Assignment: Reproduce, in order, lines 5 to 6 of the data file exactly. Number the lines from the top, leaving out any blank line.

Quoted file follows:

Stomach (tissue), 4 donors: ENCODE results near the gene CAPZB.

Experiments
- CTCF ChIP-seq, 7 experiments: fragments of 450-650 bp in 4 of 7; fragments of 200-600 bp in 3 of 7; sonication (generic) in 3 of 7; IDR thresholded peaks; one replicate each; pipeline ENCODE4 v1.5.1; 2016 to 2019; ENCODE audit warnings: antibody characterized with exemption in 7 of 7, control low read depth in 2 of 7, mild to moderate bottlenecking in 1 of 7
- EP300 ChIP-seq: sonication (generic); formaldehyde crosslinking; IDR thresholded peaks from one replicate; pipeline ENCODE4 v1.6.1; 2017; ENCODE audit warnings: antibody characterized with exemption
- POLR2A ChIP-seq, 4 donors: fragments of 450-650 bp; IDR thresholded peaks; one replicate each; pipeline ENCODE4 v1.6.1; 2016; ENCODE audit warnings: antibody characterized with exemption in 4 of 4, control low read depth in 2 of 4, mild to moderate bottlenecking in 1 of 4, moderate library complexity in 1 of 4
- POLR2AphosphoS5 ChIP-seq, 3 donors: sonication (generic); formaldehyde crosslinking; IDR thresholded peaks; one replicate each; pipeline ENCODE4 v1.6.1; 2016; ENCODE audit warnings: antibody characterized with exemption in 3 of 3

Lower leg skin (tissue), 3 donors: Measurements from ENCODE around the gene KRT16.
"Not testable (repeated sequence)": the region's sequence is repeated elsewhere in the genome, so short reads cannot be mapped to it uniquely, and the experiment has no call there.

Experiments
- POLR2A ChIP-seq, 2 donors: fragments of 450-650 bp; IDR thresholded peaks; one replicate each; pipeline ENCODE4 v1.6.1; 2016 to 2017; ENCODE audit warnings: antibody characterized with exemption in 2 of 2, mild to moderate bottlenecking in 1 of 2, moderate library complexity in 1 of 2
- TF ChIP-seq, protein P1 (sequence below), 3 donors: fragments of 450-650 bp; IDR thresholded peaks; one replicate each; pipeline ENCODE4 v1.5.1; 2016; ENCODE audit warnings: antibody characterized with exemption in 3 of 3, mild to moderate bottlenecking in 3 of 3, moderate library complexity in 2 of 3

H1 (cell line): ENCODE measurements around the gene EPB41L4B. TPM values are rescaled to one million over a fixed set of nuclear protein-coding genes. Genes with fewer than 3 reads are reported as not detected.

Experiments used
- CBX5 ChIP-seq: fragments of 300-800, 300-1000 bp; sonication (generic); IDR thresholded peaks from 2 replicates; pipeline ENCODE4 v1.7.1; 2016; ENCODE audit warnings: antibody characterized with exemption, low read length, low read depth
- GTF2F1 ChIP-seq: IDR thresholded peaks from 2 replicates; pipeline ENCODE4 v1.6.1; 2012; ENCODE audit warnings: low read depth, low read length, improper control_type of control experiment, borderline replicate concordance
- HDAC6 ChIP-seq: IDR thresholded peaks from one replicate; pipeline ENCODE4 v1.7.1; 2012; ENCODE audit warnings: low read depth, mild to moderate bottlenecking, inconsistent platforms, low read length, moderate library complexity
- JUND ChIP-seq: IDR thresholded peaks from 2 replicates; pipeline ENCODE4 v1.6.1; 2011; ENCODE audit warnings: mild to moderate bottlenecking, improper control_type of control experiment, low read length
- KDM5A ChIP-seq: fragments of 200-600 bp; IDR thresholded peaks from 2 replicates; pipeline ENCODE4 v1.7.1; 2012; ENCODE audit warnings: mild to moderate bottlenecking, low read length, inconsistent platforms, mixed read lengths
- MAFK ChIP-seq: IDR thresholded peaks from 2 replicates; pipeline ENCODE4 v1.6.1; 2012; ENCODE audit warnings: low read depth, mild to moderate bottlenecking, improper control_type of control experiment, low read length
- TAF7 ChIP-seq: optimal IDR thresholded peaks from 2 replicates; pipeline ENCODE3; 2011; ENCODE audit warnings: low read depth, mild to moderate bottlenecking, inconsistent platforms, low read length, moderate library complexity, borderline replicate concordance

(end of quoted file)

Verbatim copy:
- POLR2A ChIP-seq, 4 donors: fragments of 450-650 bp; IDR thresholded peaks; one replicate each; pipeline ENCODE4 v1.6.1; 2016; ENCODE audit warnings: antibody characterized with exemption in 4 of 4, control low read depth in 2 of 4, mild to moderate bottlenecking in 1 of 4, moderate library complexity in 1 of 4
- POLR2AphosphoS5 ChIP-seq, 3 donors: sonication (generic); formaldehyde crosslinking; IDR thresholded peaks; one replicate each; pipeline ENCODE4 v1.6.1; 2016; ENCODE audit warnings: antibody characterized with exemption in 3 of 3